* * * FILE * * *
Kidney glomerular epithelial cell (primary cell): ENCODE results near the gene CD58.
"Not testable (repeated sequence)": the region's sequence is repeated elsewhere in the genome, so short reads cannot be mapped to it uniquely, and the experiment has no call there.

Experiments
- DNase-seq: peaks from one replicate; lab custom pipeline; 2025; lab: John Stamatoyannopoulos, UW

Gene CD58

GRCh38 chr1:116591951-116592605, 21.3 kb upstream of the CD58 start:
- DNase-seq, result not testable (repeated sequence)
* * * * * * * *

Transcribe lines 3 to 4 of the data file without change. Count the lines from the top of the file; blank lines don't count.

Experiments
- DNase-seq: peaks from one replicate; lab custom pipeline; 2025; lab: John Stamatoyannopoulos, UW